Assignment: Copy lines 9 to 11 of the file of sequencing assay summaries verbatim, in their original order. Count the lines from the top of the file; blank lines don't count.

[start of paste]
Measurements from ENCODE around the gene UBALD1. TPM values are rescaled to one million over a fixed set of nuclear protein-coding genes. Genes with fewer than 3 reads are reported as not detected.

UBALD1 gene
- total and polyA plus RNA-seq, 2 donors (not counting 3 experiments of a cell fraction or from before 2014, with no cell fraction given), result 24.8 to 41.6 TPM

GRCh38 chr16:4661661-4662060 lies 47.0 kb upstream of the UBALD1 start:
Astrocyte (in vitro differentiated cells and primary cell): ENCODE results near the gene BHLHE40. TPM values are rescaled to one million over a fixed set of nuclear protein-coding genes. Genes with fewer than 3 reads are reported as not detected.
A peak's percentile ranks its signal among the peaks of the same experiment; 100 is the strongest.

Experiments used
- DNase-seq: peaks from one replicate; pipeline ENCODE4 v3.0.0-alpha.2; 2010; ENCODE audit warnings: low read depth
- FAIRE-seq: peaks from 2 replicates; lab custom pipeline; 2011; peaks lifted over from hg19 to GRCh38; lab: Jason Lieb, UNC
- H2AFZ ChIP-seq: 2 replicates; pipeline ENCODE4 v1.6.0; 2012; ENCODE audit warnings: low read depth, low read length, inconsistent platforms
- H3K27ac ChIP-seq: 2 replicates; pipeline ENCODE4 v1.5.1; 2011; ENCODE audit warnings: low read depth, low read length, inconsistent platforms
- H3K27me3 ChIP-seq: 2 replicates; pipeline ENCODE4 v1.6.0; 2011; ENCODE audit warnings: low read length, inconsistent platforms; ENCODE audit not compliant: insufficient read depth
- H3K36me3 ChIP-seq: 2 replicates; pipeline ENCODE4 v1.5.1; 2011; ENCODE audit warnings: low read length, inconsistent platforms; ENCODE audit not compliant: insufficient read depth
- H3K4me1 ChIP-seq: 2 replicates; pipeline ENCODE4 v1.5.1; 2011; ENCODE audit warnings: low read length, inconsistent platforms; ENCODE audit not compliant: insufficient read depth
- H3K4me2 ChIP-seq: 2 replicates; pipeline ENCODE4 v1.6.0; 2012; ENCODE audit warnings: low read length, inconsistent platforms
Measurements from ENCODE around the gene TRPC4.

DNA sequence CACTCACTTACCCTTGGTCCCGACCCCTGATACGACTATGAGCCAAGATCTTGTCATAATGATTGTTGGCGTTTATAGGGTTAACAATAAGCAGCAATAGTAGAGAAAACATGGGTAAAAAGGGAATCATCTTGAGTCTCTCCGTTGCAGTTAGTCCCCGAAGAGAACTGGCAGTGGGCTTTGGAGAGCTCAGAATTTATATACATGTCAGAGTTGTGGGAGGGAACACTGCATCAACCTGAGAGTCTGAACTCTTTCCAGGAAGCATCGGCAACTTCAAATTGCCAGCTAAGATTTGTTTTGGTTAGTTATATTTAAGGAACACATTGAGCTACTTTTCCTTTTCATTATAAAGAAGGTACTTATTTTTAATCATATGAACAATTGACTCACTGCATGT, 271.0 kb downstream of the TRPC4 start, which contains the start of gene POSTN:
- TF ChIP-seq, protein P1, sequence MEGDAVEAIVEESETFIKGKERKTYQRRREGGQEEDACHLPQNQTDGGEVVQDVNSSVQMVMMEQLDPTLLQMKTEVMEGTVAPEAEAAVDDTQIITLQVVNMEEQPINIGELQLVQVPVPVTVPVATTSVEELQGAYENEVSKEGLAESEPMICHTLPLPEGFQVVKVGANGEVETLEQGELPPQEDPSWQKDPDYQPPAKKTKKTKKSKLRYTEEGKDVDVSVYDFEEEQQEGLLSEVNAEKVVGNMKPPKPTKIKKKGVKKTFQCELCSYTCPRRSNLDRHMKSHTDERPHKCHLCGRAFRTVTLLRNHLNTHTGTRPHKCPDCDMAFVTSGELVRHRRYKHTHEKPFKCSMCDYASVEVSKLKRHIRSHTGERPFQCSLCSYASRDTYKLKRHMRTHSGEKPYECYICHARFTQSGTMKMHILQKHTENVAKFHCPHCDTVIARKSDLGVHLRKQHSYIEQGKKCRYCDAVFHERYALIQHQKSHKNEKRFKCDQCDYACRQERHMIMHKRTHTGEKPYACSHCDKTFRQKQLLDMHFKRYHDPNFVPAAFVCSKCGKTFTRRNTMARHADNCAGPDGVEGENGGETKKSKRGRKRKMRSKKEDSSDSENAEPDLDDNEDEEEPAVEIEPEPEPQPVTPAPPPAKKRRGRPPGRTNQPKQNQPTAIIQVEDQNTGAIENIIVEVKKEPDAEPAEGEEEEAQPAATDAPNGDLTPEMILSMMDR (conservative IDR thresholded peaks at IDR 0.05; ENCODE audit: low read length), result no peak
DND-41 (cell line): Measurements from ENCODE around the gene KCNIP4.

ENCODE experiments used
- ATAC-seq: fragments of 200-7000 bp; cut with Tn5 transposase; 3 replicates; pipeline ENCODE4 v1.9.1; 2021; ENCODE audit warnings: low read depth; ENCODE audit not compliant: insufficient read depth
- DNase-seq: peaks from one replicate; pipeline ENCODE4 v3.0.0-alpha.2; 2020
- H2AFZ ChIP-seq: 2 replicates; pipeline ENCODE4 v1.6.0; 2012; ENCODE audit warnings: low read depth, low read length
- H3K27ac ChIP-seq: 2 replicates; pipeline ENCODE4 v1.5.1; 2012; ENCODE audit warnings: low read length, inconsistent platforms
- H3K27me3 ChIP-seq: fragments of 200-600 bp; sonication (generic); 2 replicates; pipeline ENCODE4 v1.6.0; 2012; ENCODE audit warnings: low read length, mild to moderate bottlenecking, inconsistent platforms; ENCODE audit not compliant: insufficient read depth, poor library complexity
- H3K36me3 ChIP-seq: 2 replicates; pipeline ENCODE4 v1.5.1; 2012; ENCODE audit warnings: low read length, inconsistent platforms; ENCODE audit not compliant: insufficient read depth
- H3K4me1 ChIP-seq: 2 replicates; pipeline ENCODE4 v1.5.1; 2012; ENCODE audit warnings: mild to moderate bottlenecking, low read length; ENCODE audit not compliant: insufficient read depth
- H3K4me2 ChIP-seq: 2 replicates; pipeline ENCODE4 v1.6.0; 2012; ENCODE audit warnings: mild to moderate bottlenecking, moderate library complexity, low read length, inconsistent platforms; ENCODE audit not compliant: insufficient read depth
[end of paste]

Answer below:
- FAIRE-seq: peaks from 2 replicates; lab custom pipeline; 2011; peaks lifted over from hg19 to GRCh38; lab: Jason Lieb, UNC
- H2AFZ ChIP-seq: 2 replicates; pipeline ENCODE4 v1.6.0; 2012; ENCODE audit warnings: low read depth, low read length, inconsistent platforms
- H3K27ac ChIP-seq: 2 replicates; pipeline ENCODE4 v1.5.1; 2011; ENCODE audit warnings: low read depth, low read length, inconsistent platforms